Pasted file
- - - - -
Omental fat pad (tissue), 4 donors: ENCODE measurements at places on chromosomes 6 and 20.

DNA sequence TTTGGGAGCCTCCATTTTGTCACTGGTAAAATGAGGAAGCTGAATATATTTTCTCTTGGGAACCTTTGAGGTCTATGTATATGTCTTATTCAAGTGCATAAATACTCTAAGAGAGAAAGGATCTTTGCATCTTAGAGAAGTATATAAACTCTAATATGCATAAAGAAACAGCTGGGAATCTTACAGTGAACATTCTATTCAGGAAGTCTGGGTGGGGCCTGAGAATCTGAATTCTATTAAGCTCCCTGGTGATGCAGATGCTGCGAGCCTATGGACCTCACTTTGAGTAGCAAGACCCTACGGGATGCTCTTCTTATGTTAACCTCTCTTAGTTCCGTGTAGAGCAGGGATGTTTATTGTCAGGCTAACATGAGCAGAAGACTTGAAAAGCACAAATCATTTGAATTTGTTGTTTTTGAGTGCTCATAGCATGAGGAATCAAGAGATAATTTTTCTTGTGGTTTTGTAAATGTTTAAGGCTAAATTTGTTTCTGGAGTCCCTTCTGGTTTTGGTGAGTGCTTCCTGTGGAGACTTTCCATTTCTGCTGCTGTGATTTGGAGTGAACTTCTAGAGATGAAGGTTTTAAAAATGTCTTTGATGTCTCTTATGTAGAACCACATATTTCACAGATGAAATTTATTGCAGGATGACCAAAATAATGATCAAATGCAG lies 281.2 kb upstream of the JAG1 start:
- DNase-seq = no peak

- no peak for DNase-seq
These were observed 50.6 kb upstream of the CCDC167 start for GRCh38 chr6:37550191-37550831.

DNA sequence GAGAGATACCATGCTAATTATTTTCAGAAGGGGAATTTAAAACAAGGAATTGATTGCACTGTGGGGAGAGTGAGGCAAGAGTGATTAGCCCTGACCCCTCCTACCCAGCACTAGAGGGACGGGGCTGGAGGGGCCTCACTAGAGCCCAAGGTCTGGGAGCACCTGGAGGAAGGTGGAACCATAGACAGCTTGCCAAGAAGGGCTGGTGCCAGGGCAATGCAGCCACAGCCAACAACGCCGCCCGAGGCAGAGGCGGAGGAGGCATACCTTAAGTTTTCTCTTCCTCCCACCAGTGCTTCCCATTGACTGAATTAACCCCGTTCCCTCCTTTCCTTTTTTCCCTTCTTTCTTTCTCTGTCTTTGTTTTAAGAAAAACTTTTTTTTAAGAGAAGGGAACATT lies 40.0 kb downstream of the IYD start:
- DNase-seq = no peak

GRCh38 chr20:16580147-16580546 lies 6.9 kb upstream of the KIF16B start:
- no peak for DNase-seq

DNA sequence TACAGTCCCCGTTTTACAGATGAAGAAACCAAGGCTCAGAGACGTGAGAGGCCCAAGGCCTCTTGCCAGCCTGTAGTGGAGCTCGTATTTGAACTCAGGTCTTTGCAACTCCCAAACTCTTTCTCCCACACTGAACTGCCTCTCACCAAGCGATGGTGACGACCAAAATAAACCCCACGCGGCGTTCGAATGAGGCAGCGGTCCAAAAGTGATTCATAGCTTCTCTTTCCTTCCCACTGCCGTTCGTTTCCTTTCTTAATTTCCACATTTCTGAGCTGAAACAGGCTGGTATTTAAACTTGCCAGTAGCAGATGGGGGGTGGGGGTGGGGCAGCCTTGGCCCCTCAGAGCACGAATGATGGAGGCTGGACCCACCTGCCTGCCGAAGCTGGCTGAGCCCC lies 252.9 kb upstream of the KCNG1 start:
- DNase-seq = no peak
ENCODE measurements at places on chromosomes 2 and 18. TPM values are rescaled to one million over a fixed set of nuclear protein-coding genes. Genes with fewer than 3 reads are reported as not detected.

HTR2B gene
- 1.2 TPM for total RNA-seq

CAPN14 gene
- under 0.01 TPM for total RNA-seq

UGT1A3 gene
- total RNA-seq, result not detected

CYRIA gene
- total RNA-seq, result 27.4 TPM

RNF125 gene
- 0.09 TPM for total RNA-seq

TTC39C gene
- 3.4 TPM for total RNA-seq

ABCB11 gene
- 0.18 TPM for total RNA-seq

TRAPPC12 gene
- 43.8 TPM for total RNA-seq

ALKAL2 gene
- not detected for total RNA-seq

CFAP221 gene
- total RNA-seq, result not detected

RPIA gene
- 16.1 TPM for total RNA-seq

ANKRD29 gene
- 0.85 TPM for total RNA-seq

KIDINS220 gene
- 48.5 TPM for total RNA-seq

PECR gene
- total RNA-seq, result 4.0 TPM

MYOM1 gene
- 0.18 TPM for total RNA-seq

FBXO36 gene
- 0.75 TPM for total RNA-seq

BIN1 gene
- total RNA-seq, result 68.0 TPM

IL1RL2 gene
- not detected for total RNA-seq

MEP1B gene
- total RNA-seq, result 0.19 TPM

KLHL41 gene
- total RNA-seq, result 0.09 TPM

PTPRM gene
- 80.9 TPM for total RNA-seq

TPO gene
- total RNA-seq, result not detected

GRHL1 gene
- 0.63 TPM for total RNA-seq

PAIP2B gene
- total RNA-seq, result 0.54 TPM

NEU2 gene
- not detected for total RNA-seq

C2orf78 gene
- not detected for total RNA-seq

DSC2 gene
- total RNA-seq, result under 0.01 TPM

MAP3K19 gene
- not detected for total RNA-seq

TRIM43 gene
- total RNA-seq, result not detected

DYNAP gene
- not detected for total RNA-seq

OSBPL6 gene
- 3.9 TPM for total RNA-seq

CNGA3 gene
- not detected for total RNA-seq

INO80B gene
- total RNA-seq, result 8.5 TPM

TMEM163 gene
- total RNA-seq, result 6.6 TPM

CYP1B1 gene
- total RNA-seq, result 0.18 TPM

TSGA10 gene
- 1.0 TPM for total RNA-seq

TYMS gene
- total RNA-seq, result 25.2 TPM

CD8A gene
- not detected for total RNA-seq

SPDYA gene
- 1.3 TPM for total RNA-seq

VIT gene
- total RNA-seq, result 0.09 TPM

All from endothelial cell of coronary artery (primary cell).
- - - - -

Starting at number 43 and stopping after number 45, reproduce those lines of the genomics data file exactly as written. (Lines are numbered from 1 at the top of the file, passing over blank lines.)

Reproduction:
FBXO36 gene
- 0.75 TPM for total RNA-seq

BIN1 gene